HELL'S KITCHEN — A new farm-share program is giving participants the chance to harvest an entire season's worth of fresh, local veggies for needy families without getting their hands dirty.
The Hell's Kitchen Farm Project, which grows fresh vegetables on the rooftop of Metro Baptist Church on West 40th Street, will launch a revamped vegetable CSA that will allow locals to sponsor shares filled with leafy greens, potatoes, pumpkins and more, for those who can't afford them. The CSA is currently accepting members, both new and old.
A CSA, or Community Supported Agriculture, allows groups to directly support a local farmer by paying upfront for an entire season's worth of produce. Members will pick up a share of veggies each week depending on what's in season and what the farmer's able to harvest.
The group even has a Paypal link where donors can pay for a share that will go to someone in need.
"A CSA is a great value, but it's a harder concept to convince people of," said Shanti Nagel, the director of Community Cultivation at the Clinton Housing Development Company, which is helping to sponsor the program.
The veggies will come from Nolasco Farm in Andover, N.J., just a short drive from the city.
Shares cost $485 for 22 weeks, from June to October, or $243 for 11 weeks. People on the Supplemental Nutrition Assistance Program, or food stamps, will only have to pay $132 for 11 weeks. Members can also have fresh-cut flowers delivered from the farm for an additional cost.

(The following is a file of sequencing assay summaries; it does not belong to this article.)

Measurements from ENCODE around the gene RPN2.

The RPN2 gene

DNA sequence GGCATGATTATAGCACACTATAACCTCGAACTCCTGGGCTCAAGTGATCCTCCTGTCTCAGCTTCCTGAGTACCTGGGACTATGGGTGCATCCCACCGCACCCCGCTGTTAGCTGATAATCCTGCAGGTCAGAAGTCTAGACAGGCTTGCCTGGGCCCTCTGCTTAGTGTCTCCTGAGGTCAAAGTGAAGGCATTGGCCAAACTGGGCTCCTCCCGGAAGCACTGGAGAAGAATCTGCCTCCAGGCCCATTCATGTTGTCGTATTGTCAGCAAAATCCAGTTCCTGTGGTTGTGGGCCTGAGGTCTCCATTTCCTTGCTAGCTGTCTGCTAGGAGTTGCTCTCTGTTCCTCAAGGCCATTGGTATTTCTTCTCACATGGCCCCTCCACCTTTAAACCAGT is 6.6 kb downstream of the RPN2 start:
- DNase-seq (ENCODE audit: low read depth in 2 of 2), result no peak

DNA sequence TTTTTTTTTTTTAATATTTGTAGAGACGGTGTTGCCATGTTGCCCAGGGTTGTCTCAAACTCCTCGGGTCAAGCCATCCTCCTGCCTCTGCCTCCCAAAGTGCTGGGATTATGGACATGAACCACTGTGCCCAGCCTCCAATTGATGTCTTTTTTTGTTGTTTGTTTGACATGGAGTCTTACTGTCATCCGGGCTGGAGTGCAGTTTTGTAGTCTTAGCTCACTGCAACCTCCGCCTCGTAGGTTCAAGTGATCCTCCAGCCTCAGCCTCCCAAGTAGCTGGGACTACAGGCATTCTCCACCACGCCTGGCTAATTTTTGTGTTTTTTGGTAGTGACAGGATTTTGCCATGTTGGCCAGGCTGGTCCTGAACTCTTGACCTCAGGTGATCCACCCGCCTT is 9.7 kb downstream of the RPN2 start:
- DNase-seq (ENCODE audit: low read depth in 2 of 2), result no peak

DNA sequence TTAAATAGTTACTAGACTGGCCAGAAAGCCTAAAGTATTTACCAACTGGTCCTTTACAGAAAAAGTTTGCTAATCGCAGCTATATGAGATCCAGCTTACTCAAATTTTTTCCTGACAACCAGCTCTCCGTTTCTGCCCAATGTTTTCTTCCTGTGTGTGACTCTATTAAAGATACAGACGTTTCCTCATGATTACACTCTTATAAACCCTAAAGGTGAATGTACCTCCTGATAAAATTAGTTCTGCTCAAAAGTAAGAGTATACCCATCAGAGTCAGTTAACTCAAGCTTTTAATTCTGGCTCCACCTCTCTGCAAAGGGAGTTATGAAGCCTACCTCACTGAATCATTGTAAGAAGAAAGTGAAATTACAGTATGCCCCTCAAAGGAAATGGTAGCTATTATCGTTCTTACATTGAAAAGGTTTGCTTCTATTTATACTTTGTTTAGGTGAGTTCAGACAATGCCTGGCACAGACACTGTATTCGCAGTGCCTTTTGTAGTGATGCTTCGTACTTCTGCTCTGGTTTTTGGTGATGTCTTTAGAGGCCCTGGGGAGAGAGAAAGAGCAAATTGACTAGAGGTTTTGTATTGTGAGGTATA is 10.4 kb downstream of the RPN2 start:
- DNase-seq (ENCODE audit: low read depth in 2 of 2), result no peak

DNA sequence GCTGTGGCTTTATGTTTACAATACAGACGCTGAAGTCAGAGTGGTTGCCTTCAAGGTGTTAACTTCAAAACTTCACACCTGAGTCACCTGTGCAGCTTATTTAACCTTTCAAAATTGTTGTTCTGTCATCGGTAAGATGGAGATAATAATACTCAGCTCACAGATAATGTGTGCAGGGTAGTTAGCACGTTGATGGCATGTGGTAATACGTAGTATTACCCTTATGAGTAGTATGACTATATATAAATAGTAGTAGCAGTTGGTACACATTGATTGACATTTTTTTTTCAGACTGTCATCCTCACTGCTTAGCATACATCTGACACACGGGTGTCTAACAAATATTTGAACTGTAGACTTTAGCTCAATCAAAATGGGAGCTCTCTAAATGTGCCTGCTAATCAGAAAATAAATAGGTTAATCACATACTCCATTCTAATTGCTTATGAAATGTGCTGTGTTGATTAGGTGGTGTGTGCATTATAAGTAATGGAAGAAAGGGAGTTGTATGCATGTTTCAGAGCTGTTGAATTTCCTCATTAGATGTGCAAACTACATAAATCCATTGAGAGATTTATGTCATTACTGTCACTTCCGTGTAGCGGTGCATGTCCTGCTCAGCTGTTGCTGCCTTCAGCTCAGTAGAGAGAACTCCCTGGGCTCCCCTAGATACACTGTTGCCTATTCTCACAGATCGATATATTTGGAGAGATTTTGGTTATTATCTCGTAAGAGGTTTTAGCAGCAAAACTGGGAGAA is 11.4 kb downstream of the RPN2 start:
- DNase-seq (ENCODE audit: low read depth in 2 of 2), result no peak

Each share also requires a three-hour work commitment at the church's food pantry, doing CSA distribution or helping out on the rooftop farm.
Last year, the HKFP managed to raise enough to subsidize 10 full shares, but wasn't able to convince enough people in need to sign up.
"We weren't able to get as many people into it," said Tiffany Triplett Henkel, pastor at the church and executive director of Rauschenbusch Metro Ministries.
That's largely because of a lack of staffing, she said. But interest in the project has exploded, and it now has more staffers and volunteers.
"We've done 300 times the outreach this season than we did all last year," Triplett Henkel said.
"We really need to make a connection with folks, especially since people wonder if they can manage all this food."
To help, the program plans to host on-site cooking classes on veggie pickup days to encourage more "experimental cooking," as well as a visit to the farm for members.
"People can learn to take new produce and try something different," Triplett Henkel said.